Parenting intervention using video feedback may reduce the severity of autism

The earliest autism intervention study in the world has suggested that a parenting intervention using video feedback for families with babies at family risk of autism may reduce the severity of emerging signs of autism (University of Manchester, 2017). This study is the first of its kind to work with babies in their first year of life who have a sibling with autism and are therefore at higher risk of developing the condition.

Previous research has found that the earliest markers of autism, such as reduced social interest or difficulties with attention and disengagement, may be present around the end of a child’s first year of life.

This latest study was led by Professor Jonathan Green at the University of Manchester and Royal Manchester Children’s hospital, in collaboration with Professor Mark Johnson’s MRC-funded team at Birkbeck, University of London and teams at the Institute of Psychiatry, Psychology and Neuroscience. The study aimed to reduce these early symptoms and lower the likelihood of the child developing difficulties associated with autism later on in childhood.

The intervention, delivered by teams at the University of Manchester and Guys Hospital, London, and assessed by teams at Birkbeck and Kings College London, was an adapted version of the already established Video Interaction for Promoting Positive Parenting Programme (iBASIS-VIPP).

Of the fifty four families who took part in the study, twenty eight were randomly allocated to receive a minimum of six home-based visits from a therapist who used video feedback to help the parents understand and respond to their baby’s individual communication style to improve infant attention, communication, early language development, and social engagement. These infants received the intervention for five months, from the age of nine months to fourteen months. Assessments were made from the end of treatment at age fifteen months, at twenty seven months and then at thirty nine months of age.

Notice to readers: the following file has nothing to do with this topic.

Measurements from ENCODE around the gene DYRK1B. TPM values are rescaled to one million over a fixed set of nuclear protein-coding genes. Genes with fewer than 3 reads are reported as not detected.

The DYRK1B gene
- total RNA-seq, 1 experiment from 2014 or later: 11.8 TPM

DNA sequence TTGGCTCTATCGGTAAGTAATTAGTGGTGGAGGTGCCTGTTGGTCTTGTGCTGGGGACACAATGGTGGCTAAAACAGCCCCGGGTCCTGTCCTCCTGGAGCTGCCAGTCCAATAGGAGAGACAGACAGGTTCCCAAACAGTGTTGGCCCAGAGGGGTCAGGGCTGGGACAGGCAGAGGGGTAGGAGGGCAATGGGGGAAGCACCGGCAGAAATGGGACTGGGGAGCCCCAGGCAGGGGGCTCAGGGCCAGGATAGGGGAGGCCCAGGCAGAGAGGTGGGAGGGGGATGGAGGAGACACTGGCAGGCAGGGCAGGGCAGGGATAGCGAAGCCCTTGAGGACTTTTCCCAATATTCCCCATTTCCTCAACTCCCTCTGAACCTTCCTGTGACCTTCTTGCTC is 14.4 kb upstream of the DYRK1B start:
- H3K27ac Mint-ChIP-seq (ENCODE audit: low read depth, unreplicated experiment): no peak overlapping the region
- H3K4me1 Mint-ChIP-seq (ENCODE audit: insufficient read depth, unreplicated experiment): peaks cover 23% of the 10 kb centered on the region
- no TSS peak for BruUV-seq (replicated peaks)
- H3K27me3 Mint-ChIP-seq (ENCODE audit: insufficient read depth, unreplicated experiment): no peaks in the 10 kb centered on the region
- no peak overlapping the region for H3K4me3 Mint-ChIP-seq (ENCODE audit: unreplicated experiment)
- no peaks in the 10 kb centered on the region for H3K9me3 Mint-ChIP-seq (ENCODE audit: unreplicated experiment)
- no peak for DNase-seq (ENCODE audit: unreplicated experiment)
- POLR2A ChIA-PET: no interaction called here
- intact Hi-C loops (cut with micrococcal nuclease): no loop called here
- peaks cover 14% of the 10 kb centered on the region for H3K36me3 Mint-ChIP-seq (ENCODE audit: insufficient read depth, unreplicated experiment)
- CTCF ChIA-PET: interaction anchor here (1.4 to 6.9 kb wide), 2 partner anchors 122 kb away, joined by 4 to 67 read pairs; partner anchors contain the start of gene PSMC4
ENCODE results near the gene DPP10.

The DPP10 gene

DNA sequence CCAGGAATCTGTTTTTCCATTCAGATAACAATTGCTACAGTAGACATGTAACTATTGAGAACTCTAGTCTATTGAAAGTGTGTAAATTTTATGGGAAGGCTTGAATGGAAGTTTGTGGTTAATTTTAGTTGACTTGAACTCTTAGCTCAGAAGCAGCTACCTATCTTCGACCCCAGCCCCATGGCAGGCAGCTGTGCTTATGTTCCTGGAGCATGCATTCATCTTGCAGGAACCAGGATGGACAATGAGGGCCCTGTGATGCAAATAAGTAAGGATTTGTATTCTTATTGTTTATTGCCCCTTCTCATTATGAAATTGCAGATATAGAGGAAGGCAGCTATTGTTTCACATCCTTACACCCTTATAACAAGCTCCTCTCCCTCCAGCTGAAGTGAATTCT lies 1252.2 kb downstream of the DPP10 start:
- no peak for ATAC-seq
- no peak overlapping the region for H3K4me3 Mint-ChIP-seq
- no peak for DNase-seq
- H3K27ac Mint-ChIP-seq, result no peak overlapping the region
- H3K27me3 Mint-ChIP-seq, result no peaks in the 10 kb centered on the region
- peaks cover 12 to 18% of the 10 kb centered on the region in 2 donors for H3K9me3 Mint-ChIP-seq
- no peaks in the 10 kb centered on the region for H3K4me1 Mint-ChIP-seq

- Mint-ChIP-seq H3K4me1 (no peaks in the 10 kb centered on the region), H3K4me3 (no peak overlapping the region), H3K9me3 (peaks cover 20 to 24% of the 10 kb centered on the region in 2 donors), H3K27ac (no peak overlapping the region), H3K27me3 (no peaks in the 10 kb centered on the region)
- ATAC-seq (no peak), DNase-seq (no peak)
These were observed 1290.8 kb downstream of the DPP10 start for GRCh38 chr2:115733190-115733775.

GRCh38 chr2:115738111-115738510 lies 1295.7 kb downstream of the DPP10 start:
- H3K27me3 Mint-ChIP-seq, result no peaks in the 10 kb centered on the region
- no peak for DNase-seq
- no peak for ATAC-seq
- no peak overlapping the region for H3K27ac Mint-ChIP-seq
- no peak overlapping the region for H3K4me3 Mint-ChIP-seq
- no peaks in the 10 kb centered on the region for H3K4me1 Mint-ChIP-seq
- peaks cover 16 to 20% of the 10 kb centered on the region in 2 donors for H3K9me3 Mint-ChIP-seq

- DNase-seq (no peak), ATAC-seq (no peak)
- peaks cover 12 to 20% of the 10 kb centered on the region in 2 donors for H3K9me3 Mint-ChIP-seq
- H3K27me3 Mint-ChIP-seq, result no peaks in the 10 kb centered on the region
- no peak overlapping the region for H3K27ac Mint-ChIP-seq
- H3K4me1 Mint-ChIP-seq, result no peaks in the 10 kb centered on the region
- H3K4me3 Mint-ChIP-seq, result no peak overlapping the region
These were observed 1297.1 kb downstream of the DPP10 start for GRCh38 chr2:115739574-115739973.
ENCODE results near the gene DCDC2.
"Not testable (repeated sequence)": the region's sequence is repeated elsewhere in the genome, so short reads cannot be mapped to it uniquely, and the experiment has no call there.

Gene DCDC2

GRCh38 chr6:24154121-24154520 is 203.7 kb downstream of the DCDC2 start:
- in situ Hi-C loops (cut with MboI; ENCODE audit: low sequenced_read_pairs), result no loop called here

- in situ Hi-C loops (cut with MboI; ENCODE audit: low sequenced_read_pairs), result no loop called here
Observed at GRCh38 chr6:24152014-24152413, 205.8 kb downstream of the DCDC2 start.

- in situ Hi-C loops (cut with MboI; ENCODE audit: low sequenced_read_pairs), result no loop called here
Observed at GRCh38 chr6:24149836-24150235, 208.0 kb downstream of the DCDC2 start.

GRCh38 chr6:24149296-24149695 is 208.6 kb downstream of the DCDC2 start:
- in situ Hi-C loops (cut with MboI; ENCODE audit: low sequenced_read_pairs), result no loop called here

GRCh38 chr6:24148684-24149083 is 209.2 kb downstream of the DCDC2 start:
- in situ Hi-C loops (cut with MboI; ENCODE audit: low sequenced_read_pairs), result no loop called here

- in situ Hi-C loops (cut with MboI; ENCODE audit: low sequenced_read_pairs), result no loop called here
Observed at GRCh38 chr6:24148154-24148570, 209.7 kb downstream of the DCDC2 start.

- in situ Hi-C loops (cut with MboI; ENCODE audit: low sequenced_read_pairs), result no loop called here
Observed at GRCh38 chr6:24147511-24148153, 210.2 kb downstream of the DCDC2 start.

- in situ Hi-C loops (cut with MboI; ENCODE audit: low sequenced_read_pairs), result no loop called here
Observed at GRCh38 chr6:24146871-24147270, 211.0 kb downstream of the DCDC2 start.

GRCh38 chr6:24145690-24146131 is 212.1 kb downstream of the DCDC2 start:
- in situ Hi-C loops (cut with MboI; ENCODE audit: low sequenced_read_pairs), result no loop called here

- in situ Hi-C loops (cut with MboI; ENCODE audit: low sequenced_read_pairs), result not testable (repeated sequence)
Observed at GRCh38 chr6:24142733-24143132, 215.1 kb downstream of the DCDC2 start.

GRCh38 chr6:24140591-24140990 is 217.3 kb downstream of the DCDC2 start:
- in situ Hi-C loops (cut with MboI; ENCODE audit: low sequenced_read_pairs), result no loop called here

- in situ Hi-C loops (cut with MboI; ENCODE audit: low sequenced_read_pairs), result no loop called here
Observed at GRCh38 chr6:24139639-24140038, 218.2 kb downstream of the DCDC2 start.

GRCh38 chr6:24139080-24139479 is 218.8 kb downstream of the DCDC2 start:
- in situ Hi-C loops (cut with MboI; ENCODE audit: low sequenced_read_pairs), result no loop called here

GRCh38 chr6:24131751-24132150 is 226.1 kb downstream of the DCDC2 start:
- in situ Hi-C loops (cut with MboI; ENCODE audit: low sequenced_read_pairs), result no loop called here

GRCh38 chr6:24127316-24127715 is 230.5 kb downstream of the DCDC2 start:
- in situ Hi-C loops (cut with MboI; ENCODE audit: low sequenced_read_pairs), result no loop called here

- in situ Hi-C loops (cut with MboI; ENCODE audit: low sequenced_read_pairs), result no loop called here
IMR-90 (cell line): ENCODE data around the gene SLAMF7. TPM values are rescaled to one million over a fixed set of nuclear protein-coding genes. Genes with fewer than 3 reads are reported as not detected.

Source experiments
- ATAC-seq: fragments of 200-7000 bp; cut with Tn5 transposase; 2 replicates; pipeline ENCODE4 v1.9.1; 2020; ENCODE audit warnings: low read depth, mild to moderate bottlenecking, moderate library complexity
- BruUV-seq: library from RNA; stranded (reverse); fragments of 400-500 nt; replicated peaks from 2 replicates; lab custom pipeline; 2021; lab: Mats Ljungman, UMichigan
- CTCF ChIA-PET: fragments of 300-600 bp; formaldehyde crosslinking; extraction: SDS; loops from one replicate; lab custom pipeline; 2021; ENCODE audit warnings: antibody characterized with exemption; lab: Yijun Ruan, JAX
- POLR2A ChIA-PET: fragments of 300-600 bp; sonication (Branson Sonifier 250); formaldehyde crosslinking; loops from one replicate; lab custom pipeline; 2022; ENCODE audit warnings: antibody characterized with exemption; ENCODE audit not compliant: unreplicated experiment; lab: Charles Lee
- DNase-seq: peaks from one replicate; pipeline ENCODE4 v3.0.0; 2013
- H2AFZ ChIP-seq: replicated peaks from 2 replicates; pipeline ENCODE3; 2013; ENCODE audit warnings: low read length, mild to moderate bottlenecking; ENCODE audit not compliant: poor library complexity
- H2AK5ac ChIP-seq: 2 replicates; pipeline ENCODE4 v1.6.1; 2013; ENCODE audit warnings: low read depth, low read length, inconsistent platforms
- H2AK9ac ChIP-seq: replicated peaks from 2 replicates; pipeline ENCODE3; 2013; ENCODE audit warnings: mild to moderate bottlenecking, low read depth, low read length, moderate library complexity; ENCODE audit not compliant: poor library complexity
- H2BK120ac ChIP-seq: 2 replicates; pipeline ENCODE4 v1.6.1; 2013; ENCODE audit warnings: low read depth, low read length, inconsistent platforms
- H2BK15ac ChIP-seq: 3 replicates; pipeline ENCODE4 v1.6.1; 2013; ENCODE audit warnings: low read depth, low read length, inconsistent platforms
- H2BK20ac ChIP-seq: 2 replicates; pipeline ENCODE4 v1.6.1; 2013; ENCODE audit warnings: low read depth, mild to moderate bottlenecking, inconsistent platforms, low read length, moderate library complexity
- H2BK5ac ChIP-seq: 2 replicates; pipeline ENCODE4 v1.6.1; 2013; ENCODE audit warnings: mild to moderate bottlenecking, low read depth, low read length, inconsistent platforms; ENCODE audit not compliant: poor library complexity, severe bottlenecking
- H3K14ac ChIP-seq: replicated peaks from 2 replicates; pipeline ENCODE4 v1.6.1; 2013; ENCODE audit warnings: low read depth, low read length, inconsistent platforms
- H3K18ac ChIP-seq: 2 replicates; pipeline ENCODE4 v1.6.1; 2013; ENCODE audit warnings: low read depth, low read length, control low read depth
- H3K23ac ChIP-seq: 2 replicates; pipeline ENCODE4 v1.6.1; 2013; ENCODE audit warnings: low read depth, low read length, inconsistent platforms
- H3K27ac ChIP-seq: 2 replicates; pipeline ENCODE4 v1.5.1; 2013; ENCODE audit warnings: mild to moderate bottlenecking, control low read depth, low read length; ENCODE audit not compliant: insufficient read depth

Although the findings are encouraging, the authors caution that because of the relatively limited number of participants, they cannot be conclusive. Larger studies will be needed before researchers can make definitive conclusions about the therapy’s long-term effect on reducing the severity of autism symptoms.

Professor Jonathan Green, who led the study, said “What is novel about this study is how early we began the intervention. We know that similar kinds of intervention later in childhood can show long term effects; here we have shown that beginning intervention of this kind in the first year of life can produce important improvements for the babies over the medium term in development, continuing after the therapy finishes. This is a very promising finding that provides an excellent basis for future larger scale trials using the intervention in very early development. If this intervention continues to show improvements in such larger studies, then the method would have real potential use for families at the point of early concern, or if their child is genetically at risk of developing autism.”

Dr Kathryn Adcock, Head of Neurosciences and Mental Health at the Medical Research Council, said “Although this is quite a small study and therefore can’t provide a definitive answer, the work shows very promising indications of the benefits of early intervention.”

Jon Spiers, CEO of Autistica, the UK’s leading autism research charity who provided initial funding for the study, said “Parents often sense their child is developing differently very early on, yet getting a diagnosis of autism can take years. Being able to deliver an intervention during this uncertain period would be a promising step forward for many thousands of families. We are pleased to have provided funding for this initial study and are calling for urgent further investment in similar early intervention studies in autism.“

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